But all nine city councilmembers and the mayor are members of the Democratic Party. So even if they’re right on the legal question, partisanship works in their favor.

Without confronting any of the typical partisan barriers that some cities might face, Bloomington’s elected officials could fund more social services.

At least a 10-percent increase in Jack Hopkins social services funding is achievable for the 2021 budget, even assuming no additional revenue.
Continue reading “Column: Bloomington’s city council should increase Jack Hopkins social services budget for 2021”

Monroe County gets masks, sanitizer from state for election workers as more than 4.3K people have already voted by mail

Secretary of state Connie Lawson said on Friday that the state received the personal protection equipment (PPE) that it had ordered for election workers, using $7.5 million of Coronavirus Aid, Relief, and Economic Security (CARES) Act  funding.

National Guard troops had started delivering masks, sanitizer, gloves and microfiber towels to all 92 counties the previous day, and were continuing  deliveries “as I speak,” Lawson said.

Lawson said that her office had tapped Indiana sources of PPE who did not supply PPE to medical providers—to make sure her office was not depriving health care workers of needed equipment. Lawson made her remarks during Indiana governor Eric Holcomb’s regular press conference on Friday.

Monroe County’s election supervisor Karen Wheeler confirmed to the Square Beacon Friday afternoon that the National Guard had dropped off two pallets of PPE material earlier that morning.  The pallets were not completely full, but had lots of the equipment, she said. She called it “rather impressive.” Continue reading “Monroe County gets masks, sanitizer from state for election workers as more than 4.3K people have already voted by mail”

Bloomington council committee digs into road funding to weigh repaving of College Mall Road against other transportation goals

A Wednesday meeting of the Bloomington city council’s four-member transportation committee has set up the full council for a possible animated discussion next week.

On the council’s May 20 agenda will be an item related to funding for the repaving of College Mall Road between 3rd Street and Moores Pike.

The agenda item is a hearing on an appropriation ordinance that includes the College Mall repaving. The appropriation also includes some fund transfers that are needed for a couple other transportation projects.

The other projects involve intersection improvements at Sare Road and Moores Pike, and a multi-use path to be built on the west side of Sare Road south of that intersection.

The May 20 meeting could also include a final vote on the appropriation ordinance, which got a first reading on May 6.

On Wednesday, the committee gave the appropriation a mixed reaction. Continue reading “Bloomington council committee digs into road funding to weigh repaving of College Mall Road against other transportation goals”

Lawsuit now filed by Monroe County, other plaintiffs over proposed logging, burning in Hoosier National Forest

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The project area for the Houston South project is shown in dark red, with Lake Monroe watershed in heavy blue. The image is from the meeting minutes for the Feb. 12, 2019 meeting of Monroe County’s council. Image links to meeting minutes.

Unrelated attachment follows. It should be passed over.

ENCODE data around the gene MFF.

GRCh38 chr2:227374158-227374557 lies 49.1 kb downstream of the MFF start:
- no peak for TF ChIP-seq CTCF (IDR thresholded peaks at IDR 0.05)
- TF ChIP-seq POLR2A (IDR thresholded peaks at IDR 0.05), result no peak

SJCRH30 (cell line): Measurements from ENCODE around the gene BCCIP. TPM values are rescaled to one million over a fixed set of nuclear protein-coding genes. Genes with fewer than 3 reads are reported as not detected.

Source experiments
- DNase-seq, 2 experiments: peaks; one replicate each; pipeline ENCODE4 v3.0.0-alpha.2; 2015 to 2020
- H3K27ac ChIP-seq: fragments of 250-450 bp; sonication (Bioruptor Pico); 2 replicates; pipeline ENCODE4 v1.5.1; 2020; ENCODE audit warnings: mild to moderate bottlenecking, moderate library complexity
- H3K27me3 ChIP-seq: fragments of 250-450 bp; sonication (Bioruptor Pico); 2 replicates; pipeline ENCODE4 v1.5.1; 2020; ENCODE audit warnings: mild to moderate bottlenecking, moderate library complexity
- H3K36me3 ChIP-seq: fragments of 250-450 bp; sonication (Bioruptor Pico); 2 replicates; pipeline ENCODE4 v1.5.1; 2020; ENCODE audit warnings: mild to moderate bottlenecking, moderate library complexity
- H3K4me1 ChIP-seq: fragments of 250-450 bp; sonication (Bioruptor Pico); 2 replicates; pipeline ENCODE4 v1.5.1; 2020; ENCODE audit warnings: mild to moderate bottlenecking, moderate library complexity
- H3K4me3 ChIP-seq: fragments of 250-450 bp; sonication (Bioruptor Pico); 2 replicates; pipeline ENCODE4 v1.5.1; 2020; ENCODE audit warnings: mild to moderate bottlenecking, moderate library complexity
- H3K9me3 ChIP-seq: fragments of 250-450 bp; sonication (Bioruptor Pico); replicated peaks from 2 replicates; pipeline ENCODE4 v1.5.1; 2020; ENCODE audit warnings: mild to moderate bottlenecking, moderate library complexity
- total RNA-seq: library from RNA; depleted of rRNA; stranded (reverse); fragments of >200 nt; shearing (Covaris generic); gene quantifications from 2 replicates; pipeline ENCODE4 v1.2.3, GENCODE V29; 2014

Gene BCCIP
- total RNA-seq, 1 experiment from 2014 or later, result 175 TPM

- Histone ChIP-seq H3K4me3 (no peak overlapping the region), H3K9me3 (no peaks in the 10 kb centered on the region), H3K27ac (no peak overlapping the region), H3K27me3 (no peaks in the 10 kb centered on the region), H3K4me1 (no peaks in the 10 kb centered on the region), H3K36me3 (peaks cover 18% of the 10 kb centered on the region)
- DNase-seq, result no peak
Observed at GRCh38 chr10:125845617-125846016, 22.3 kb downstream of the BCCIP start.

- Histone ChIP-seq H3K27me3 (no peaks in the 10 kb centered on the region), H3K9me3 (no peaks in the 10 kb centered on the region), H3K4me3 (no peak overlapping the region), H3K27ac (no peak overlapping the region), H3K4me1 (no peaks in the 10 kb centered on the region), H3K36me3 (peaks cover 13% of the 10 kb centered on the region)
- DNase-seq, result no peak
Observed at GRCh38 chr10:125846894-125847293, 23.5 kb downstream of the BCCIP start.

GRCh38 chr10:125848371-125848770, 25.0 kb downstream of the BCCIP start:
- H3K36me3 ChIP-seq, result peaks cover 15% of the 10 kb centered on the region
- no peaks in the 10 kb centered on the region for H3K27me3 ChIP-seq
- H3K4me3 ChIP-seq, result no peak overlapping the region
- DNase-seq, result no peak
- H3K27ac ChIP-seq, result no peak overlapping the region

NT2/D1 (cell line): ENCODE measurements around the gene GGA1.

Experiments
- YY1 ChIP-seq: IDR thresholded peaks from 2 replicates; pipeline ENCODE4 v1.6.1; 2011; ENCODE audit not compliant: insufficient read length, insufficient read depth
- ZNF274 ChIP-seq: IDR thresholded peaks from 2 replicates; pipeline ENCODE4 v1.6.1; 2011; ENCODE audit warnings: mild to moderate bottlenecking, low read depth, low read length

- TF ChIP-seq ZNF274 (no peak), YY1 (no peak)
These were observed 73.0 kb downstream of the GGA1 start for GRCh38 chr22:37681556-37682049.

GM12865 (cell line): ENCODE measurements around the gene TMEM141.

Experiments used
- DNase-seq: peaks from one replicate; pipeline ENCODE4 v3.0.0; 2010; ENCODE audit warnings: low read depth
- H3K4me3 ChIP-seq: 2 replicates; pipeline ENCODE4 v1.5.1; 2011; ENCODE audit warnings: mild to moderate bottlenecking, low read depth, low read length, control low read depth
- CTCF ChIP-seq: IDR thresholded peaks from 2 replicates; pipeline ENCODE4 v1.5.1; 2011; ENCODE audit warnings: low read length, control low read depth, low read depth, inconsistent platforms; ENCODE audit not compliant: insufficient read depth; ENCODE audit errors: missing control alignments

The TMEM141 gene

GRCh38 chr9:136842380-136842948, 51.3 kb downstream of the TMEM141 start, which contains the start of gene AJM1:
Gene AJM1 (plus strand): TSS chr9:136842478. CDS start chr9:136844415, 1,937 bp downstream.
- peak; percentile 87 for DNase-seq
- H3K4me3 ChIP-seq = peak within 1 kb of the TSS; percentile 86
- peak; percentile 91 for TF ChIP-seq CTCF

A lawsuit filed by Monroe County officials in federal district court on Wednesday claims that the US Forest Service violated the National Environmental Protection Act and the National Forest Management Act in its adoption of a plan to log, burn and apply herbicide to sections of the Hoosier National Forest just southeast of Monroe County.

The project activities proposed by the forest service include clear cutting about 400 acres, and some kind of tree removal from another roughly 3,000 acres. Also a part of the mix are herbicide spot treatments on about 2,000 acres. About three miles of new roads are supposed to be built along with eight miles worth of temporary roads.

As described by the forest service, the purpose of the Houston South Vegetation Management and Restoration Project is “to promote tree growth, reduce insect and disease levels and move the landscape toward desired conditions.”

The project area overlaps with part of the Lake Monroe watershed. That’s a substantial part of the objections to the project, because the lake provides drinking water to the city of Bloomington and much of the rest of Monroe County.

Continue reading “Lawsuit now filed by Monroe County, other plaintiffs over proposed logging, burning in Hoosier National Forest”

“You are safest at home,” says Monroe County’s health administrator, but science plus art means re-opening start

Monroe County’s health administrator Penny Caudill said Wednesday that last week’s local health emergency order on COVID-19 would likely be replaced at week’s end with one that allows barbershops and hair salons to re-open and restaurants to offer dine-in service, starting Saturday, May 16. [Updated: May 14, 2020 at 4:35 p.m. The order has been issued.]

The county’s current order is stricter than Indiana governor Eric Holcomb’s “Back on Track” plan  announced May 1.

The local order—which was also issued on May 1, and maintained the same kind of business closures and stay-at-home directives as the governor’s “Hunker Down, Hoosiers” order had—is set to expire at the end of the day on Friday.

The new local order is expected to be effective through May 31, Caudill said.

Caudill made the announcement at Wednesday morning’s county board of commissioners meeting. She said that the new order is still in draft form and could change if there are new developments between now and Friday. Continue reading ““You are safest at home,” says Monroe County’s health administrator, but science plus art means re-opening start”